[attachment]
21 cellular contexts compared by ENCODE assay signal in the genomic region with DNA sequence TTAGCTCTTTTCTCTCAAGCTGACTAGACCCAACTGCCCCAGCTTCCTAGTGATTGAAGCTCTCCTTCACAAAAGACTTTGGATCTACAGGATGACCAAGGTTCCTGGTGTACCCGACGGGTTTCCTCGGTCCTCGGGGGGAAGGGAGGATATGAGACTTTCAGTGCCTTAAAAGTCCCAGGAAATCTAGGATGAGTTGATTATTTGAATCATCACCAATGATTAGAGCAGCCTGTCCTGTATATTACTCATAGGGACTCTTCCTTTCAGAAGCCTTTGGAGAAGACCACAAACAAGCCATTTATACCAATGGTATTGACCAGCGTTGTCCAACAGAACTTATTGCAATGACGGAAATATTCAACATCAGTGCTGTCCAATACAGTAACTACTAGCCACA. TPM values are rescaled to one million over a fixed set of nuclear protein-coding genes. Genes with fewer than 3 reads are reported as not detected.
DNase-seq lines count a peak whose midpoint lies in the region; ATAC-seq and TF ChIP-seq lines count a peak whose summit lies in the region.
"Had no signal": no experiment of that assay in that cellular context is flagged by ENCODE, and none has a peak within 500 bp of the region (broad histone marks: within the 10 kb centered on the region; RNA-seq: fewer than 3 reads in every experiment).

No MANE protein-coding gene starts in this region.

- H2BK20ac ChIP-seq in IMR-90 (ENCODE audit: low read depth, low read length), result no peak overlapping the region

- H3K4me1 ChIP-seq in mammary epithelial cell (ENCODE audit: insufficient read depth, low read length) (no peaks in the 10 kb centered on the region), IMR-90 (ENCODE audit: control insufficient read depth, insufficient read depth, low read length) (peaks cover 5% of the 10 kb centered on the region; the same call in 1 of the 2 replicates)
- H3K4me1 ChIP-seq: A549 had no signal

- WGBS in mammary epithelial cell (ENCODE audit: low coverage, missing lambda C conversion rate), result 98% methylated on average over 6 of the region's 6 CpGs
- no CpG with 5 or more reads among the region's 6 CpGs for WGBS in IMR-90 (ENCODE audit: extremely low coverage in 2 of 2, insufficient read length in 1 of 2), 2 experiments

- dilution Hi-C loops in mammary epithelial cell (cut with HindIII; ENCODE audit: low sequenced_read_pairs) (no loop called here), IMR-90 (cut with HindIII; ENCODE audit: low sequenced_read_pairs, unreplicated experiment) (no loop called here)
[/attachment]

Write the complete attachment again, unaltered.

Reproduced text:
21 cellular contexts compared by ENCODE assay signal in the genomic region with DNA sequence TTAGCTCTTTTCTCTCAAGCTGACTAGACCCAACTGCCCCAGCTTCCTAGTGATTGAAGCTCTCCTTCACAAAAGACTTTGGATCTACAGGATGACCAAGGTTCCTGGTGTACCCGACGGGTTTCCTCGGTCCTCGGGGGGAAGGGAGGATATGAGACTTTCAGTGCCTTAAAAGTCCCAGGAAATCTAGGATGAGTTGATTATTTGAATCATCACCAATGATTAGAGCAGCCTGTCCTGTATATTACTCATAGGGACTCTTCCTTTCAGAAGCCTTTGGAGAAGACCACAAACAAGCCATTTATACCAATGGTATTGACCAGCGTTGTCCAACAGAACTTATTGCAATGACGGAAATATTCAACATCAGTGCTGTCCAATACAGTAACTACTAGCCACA. TPM values are rescaled to one million over a fixed set of nuclear protein-coding genes. Genes with fewer than 3 reads are reported as not detected.
DNase-seq lines count a peak whose midpoint lies in the region; ATAC-seq and TF ChIP-seq lines count a peak whose summit lies in the region.
"Had no signal": no experiment of that assay in that cellular context is flagged by ENCODE, and none has a peak within 500 bp of the region (broad histone marks: within the 10 kb centered on the region; RNA-seq: fewer than 3 reads in every experiment).

No MANE protein-coding gene starts in this region.

- H2BK20ac ChIP-seq in IMR-90 (ENCODE audit: low read depth, low read length), result no peak overlapping the region

- H3K4me1 ChIP-seq in mammary epithelial cell (ENCODE audit: insufficient read depth, low read length) (no peaks in the 10 kb centered on the region), IMR-90 (ENCODE audit: control insufficient read depth, insufficient read depth, low read length) (peaks cover 5% of the 10 kb centered on the region; the same call in 1 of the 2 replicates)
- H3K4me1 ChIP-seq: A549 had no signal

- WGBS in mammary epithelial cell (ENCODE audit: low coverage, missing lambda C conversion rate), result 98% methylated on average over 6 of the region's 6 CpGs
- no CpG with 5 or more reads among the region's 6 CpGs for WGBS in IMR-90 (ENCODE audit: extremely low coverage in 2 of 2, insufficient read length in 1 of 2), 2 experiments

- dilution Hi-C loops in mammary epithelial cell (cut with HindIII; ENCODE audit: low sequenced_read_pairs) (no loop called here), IMR-90 (cut with HindIII; ENCODE audit: low sequenced_read_pairs, unreplicated experiment) (no loop called here)